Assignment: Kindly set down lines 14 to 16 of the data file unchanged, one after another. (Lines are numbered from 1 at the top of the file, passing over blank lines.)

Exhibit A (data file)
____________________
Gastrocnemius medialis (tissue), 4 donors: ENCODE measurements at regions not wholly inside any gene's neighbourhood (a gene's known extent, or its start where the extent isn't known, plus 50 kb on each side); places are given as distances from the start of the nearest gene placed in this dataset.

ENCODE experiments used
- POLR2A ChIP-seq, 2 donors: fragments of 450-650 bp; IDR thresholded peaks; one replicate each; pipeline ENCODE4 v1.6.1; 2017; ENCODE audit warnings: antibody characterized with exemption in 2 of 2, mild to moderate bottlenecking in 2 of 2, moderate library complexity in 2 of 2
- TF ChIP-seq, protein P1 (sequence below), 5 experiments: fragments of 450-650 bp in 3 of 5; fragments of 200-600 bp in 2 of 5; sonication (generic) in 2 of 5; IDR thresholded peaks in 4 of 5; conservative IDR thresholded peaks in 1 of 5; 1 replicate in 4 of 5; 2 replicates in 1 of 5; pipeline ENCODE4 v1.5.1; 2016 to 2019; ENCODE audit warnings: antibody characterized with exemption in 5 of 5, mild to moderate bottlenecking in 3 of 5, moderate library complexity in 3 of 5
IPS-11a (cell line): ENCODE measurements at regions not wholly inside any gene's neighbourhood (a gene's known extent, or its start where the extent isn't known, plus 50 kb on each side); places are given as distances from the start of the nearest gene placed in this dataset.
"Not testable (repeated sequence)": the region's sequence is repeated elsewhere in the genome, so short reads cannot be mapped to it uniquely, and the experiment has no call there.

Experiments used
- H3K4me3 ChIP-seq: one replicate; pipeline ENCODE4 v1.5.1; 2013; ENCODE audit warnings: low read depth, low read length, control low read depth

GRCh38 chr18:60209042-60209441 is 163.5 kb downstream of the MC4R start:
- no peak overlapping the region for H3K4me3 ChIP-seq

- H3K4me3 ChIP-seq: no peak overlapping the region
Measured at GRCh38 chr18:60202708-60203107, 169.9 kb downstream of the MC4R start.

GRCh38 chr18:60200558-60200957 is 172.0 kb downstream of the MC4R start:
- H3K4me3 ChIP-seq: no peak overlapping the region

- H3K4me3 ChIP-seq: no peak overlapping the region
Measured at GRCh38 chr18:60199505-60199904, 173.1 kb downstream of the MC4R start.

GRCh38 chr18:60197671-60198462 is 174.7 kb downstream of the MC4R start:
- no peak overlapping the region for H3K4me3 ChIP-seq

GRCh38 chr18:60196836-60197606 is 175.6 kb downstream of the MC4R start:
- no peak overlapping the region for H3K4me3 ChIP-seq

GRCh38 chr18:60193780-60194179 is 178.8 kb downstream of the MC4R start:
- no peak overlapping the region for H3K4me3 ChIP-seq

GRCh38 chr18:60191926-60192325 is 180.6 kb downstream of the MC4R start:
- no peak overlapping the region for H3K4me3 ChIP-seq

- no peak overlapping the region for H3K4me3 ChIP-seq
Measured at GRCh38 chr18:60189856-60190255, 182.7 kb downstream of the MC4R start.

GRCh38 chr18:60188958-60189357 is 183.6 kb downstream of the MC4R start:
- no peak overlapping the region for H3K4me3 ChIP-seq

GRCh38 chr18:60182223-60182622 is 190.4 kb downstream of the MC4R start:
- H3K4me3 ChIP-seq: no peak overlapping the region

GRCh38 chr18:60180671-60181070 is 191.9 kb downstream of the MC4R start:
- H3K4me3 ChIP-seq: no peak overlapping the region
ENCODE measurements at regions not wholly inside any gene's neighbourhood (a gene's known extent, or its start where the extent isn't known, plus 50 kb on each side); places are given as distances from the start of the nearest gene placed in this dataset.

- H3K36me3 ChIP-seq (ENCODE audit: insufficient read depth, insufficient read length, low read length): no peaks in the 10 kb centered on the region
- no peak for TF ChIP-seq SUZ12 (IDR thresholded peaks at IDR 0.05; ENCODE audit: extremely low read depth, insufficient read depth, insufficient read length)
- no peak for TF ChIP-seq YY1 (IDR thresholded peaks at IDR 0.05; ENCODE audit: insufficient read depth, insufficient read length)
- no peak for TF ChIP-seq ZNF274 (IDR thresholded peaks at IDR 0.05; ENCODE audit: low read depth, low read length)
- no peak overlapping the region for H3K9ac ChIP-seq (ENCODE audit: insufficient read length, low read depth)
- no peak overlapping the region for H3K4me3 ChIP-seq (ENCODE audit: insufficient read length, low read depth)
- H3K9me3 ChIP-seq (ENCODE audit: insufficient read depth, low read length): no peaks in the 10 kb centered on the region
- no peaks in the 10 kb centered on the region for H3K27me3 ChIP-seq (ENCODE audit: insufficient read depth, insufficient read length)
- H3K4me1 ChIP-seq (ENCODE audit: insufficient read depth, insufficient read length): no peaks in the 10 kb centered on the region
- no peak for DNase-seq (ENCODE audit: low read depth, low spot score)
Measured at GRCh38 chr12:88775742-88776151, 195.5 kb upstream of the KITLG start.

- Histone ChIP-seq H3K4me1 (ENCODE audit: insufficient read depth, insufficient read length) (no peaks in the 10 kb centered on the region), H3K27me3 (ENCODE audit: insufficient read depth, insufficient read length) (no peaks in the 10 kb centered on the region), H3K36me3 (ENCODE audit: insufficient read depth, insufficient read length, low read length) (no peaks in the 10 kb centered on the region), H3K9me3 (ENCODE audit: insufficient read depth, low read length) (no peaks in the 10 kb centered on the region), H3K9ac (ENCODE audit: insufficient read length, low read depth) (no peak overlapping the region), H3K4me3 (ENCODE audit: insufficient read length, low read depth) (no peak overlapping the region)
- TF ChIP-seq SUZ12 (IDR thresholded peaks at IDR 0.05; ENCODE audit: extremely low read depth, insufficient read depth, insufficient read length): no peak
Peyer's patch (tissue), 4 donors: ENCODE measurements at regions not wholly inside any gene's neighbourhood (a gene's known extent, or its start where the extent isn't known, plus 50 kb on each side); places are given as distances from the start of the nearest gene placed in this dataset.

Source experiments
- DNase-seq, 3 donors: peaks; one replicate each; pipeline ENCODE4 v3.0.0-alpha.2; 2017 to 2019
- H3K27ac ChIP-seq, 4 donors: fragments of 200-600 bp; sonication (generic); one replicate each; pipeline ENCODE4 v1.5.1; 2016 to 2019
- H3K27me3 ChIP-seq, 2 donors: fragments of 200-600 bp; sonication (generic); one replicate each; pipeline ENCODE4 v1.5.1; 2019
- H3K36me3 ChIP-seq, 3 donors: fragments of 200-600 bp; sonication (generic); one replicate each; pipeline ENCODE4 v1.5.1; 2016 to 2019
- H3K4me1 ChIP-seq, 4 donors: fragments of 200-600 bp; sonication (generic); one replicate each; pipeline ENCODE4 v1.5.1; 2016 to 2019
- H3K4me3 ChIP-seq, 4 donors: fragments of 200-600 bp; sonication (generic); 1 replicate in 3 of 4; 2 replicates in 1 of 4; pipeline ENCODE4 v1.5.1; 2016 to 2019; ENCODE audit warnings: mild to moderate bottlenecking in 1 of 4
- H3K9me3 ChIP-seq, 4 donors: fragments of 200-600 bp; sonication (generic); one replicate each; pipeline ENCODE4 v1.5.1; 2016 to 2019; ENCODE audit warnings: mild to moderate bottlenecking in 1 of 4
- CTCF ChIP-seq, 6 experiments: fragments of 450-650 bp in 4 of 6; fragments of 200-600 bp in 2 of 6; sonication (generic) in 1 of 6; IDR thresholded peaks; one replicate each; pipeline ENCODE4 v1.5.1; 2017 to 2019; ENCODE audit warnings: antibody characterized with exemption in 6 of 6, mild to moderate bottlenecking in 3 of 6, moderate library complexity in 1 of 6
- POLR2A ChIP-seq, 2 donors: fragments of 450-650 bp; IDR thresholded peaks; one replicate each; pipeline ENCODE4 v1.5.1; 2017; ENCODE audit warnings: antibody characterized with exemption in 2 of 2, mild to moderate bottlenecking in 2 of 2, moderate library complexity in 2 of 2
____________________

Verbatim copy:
- H3K4me3 ChIP-seq: no peak overlapping the region

- H3K4me3 ChIP-seq: no peak overlapping the region
Measured at GRCh38 chr18:60199505-60199904, 173.1 kb downstream of the MC4R start.